An online resource based on the award-winning nature guide

Bitterns

Herons, Egrets and Bitterns & Their S-shaped Necks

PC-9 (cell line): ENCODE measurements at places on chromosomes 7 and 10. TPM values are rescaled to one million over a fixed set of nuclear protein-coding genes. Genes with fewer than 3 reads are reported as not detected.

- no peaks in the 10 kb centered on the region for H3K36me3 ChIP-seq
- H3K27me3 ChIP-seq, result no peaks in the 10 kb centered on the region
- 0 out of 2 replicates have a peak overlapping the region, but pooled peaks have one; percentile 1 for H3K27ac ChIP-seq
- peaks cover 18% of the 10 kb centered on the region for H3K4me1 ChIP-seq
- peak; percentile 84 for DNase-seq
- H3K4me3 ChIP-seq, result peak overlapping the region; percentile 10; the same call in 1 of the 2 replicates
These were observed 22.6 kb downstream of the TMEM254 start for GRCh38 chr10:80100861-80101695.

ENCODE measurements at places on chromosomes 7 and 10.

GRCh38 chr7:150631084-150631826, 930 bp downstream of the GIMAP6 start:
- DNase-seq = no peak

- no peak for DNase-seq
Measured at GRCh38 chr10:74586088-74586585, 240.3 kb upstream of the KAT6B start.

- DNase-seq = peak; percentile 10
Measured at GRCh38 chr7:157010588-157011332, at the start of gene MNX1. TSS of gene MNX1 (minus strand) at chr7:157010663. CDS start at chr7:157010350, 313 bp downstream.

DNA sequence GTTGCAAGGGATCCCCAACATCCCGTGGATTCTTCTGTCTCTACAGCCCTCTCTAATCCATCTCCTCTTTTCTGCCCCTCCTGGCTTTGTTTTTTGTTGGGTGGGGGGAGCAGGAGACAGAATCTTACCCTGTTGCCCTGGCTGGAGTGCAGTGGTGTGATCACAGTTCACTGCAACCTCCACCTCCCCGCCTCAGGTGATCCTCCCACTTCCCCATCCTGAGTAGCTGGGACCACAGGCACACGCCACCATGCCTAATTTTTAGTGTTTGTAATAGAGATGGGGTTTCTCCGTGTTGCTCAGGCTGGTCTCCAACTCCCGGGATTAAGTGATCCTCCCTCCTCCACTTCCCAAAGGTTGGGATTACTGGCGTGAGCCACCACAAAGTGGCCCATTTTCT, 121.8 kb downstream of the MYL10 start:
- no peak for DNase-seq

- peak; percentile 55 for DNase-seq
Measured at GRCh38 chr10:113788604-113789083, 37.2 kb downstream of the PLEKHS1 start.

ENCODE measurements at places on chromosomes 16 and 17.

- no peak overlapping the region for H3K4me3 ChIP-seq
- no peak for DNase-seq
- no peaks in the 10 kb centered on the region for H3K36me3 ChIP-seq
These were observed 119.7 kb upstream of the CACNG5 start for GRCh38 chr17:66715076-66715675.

9-4-13  great blue heron 1486If you’ve watched a heron, egret or bittern for any amount of time, you know they strike suddenly and rapidly at their prey . They can do this because of the structure of their neck bones. According to David Sibley, modification of the sixth cervical vertebra lets them draw their neck into an “S” shape and then shoot their head and bill forward with lightning speed. This adaptation also allows these birds to fold their neck while flying, which improves the aerodynamics of their flight. (Photograph is of a Great Blue Heron.)

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